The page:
10-5-2015: I ordered the "Round Shape Bluetooth 4.0 Anti-lost Key Finder Camera Self-timer Remote Control Smart Tracker For iPhone Samsung" (SKU241569) a while ago, and it finally arrived. There are some problems, but I hope to stick it on "Marcie", to track her with the cellphone if lost. It's bluetooth, so doesn't depend on the cell network at all. That also means it has limited range, maybe 75 yards. It came with a dead battery and no instructions, at least in English. The app they suggest has been removed from the Google Play store (I have a low-end Android phone), so I had to find something else. An app called IFinder works just fine for location, but not for other features like the remote camera shutter or beeper. The tag is always on, for at least a few months. It weight about 43 grams with the plastic case. The case is necessary to hold the switch and battery in place. Maybe I can shrink wrap it. It was about seven bucks. I was thinking of using a 433 mhz beacon, or the one built into the Dragonlink Copter model, but this is cheap and easy for now. It will fit under the camera under the nose.



10-4-2015: After testing the motors with the LC meter and a multi-meter, I've found three are open. I've removed all the motors and ESC's from the frame, and replaced the power input cable with a JST for a smaller 3S battery. After removing the motors I checked the screws with a loupe, looking for contact points, and found none. Where did I go wrong? I wrote to the vendor, maybe it's a bad batch? Think I'll use 20 amp Afro Mini ESC's and 1306 motors instead. Have to rig up a test for the Turnigy Plush ESC's to see if they're fried also. The frustrating part is that I didn't learn anything from (yet another) expensive disaster. Next time I'm going to test the motors and ESC's separately before installing anything on the frame.



9-28-2015: Well that's disappointing. Since I've run out of work I can do on "Lucy", I decided to mount some ESC's on "Marcie" and test the motors. I used the Turnigy Plush 6 amp that I wanted to use on "Lucy". They're for 1S or 2S, or 3S with no gurantee. The motors are the RotorX 1104's I ordered specially for "Marcie". They're for 1 to 3S and being tested with 4S. Lately I think I should use 1604's instead. I soldered everything to the power distribution board that comes with the Diatone ET 150, plugged in a big 3S battery (the one that came with "Christine") and plugged in the servo tester, just like I did with "Lucy". One by one the motors smoked, sparked and ran intermittently. At full power they stop. Everything gets hot. Tried on 1s and 2s, got nothing. So did I blow up the motors or the ESC's or both? Think I"ll try the motors on my 40 amp esc, and the power supply instead of the battery. I have some Afro 20a mini esc's that I actually intended to use with "Marcie", but the're a little to big to mount on the arms. Maybe I'll put them on a mid-deck above the power board. These motors look too tiny to me. This was supposed to be the easy part.I'm not interested in an overweight 120, I want a monster that can carry my Eagle Tree Vector, left over from "Gidget". It has a flight controller, a color OSD, and a tiny GPS module with return to home and auto-land. It also includes a data logger. But it's heavy for a micro-quad, so I want an overpowered Clydesdale that can the mail.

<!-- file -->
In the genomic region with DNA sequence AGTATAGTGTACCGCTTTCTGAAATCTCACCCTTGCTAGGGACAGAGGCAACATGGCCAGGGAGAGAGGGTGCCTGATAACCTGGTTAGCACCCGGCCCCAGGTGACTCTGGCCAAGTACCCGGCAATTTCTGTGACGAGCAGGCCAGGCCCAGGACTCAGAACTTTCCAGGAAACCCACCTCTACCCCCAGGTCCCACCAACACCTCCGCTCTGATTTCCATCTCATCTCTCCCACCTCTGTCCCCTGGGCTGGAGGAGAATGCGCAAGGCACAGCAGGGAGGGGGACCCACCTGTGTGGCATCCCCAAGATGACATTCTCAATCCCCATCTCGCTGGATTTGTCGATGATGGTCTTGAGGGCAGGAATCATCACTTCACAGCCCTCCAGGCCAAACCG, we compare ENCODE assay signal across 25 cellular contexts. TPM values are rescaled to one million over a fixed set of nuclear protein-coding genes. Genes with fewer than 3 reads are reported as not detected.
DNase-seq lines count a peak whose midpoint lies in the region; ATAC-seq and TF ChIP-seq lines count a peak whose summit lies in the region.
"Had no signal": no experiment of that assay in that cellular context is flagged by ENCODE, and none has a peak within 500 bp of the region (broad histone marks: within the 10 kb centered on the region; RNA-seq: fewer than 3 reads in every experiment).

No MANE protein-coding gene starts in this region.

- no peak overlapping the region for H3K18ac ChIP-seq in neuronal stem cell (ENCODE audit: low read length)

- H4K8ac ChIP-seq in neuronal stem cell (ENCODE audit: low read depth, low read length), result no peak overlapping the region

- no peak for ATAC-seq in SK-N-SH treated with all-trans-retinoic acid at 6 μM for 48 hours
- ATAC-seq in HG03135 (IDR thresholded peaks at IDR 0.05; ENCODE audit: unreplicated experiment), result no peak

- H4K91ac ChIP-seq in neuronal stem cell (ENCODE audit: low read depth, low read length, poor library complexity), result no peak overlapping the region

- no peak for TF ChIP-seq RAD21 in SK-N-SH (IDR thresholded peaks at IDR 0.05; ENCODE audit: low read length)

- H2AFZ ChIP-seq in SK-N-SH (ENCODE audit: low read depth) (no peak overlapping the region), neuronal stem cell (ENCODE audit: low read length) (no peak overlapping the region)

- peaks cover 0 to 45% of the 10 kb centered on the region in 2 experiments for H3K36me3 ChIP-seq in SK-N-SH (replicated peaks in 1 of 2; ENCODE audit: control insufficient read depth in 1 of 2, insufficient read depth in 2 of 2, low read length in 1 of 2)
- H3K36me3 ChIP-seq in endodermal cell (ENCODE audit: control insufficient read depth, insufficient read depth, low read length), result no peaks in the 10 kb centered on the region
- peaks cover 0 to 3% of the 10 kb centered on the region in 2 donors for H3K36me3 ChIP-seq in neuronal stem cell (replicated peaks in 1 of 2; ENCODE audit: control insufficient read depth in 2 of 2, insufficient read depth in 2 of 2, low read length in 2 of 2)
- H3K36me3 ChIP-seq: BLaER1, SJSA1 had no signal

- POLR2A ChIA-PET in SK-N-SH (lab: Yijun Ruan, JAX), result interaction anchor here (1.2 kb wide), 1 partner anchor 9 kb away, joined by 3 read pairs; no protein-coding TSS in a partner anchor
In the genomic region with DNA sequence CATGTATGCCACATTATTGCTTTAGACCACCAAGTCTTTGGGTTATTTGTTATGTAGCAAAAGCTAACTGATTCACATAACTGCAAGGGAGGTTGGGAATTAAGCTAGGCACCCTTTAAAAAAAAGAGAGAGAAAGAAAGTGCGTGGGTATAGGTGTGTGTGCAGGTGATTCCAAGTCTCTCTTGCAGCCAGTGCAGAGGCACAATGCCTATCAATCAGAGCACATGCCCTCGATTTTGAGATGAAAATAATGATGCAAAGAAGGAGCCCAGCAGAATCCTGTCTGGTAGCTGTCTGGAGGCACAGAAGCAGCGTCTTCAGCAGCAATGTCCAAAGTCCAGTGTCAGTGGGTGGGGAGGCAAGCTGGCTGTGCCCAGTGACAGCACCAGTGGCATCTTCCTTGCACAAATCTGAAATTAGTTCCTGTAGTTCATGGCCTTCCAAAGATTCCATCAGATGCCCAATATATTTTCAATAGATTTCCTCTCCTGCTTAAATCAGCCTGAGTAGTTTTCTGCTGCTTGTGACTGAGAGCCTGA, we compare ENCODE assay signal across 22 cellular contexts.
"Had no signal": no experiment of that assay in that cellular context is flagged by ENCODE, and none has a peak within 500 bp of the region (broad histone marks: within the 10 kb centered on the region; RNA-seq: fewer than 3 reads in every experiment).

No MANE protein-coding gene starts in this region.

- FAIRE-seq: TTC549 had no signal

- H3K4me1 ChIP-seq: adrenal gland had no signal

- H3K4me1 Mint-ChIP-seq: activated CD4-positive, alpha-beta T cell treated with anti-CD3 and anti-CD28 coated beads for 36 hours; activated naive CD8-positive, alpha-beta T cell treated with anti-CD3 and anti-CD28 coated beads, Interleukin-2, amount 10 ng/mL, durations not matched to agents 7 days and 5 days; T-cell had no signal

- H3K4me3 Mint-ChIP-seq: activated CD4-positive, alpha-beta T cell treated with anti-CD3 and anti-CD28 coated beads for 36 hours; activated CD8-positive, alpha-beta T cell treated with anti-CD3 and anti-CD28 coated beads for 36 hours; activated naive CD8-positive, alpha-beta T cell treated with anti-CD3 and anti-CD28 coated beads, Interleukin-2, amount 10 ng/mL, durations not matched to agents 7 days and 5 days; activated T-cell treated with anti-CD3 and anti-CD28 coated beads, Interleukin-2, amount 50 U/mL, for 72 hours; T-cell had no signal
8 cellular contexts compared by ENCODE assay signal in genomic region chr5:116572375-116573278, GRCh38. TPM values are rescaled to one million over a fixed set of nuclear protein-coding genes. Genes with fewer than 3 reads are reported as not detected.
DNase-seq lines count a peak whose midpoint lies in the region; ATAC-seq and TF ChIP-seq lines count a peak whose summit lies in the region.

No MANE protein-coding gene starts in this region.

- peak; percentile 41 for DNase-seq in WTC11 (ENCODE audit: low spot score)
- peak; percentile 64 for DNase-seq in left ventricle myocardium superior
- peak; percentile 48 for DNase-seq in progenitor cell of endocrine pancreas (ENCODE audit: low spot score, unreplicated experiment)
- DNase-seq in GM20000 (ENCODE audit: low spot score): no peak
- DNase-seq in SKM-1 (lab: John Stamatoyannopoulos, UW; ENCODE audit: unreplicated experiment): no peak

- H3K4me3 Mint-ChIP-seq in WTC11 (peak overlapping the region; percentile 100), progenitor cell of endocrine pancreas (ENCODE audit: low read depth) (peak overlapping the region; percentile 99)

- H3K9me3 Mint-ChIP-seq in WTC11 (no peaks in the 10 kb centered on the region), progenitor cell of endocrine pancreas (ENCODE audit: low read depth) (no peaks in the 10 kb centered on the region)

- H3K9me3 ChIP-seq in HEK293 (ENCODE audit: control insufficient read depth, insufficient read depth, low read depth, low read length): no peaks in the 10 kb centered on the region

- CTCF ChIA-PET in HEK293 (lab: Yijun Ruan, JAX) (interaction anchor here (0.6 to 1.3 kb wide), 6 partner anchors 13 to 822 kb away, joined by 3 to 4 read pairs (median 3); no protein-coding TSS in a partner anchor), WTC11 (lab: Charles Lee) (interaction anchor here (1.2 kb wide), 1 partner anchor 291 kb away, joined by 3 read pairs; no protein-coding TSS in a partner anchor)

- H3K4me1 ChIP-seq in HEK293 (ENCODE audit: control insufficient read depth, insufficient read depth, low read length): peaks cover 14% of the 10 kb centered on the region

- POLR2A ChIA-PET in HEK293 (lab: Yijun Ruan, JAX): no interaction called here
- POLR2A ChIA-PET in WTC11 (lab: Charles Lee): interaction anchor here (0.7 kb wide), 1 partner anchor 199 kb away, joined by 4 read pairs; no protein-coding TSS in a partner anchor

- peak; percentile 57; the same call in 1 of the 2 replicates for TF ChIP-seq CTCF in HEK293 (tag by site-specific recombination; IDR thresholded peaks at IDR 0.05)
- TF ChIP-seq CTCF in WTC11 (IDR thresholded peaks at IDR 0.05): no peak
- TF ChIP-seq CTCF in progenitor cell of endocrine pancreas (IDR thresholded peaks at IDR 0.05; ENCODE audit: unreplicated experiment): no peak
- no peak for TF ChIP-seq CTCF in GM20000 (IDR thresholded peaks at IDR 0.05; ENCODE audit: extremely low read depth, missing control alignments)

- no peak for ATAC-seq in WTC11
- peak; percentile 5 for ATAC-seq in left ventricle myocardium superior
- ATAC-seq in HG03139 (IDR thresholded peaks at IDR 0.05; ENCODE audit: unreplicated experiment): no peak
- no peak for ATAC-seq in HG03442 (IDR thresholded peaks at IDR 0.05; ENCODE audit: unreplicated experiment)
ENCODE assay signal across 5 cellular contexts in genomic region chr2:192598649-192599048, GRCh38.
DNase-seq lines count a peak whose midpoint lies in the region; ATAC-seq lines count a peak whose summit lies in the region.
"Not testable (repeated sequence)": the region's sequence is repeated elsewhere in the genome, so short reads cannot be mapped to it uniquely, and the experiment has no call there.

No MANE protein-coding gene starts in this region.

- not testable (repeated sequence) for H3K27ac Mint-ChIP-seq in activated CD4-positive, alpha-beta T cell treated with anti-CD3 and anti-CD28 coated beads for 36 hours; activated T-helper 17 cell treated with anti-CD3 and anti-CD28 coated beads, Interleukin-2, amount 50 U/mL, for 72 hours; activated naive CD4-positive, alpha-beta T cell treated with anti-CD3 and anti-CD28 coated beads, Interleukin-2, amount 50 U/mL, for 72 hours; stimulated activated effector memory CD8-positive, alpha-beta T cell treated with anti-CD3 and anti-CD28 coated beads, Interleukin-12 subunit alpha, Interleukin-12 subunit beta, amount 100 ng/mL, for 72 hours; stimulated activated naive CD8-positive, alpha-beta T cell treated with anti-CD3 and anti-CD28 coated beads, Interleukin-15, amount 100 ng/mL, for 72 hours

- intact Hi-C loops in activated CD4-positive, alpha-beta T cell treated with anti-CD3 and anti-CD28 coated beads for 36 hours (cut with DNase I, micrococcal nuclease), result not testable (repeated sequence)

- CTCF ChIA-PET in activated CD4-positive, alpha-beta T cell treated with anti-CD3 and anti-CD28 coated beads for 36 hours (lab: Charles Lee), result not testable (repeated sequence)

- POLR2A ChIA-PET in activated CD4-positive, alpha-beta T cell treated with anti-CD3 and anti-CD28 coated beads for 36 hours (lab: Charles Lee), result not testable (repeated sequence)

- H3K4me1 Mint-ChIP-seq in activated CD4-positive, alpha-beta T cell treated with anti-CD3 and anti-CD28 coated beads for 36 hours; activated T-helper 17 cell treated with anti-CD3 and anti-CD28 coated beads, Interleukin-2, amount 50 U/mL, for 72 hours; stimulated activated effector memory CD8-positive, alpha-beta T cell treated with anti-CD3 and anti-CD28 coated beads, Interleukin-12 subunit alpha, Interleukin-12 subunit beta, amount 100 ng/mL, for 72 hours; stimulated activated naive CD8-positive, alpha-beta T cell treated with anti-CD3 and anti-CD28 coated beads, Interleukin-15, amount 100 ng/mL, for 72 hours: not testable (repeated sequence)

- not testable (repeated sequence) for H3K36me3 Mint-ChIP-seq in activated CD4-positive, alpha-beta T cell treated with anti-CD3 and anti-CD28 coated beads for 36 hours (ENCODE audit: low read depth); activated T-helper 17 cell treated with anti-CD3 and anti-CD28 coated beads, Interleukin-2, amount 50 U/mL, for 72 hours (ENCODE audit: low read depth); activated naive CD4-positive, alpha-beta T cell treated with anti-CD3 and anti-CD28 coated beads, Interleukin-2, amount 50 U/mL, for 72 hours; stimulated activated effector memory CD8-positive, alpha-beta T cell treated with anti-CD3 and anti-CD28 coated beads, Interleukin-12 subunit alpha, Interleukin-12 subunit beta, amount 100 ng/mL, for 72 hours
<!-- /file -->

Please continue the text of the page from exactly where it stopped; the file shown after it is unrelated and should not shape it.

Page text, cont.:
9-17-2015: The 1104 motors arrived, so I stuck them on the frame. They look much smaller than I thought they would. I really should have got some 1306 motors. The 1104's make 110 grams thrust, the 1306's make 230 plus. Below I parked "Marcie" next to "Lucy", also in construction. I'm not interested in acrobatics, but "Marcie" is going to be heavy.





9-11-2015: First entry: Have ordered all the parts needed to build yet another quadcopter. I'm getting very good at sourcing parts, and spending a lot less per unit than I used to, which is something. However I'm running out of Peanuts characters to name them after. "Marcie" is large enough to carry the stuff that wouldn't fit on "Patty" or Lucy. She will be a 3S unit with larger motors. I'm thinking of using the Eagle Tree Vector (flight controller / GPS / OSD / data logger) to get all the functions I want. I used it on Gidget, but wasn't happy with how it flew. Maybe I can figure it out this time. The frame was ordered first (on an impulse) for $20 and FPV parts from BANGGOOD.COM, the RotorX RX1104 motors are from LIFTRC.COM.From HOBBYKING.COM I ordered the OrangeRx R615X DSM2/DSMX Compatible (works with my Devo 10 transmitter with Deviation) 6Ch 2.4GHz Receiver w/CPPM (2) for $21.74, and the Afro Race Spec Mini 20Amp Multi-Rotor Speed Controller with BEC (5) for $64.95. I think these ESC's will fit on the arms, which is necessary to use the Vector flight controller. The upper deck will have the GPS module, minus the mast I hope. The battery will hang underneath. The objective is a true FPV aircraft able to cover some distance, like a tiny TBS Discovery.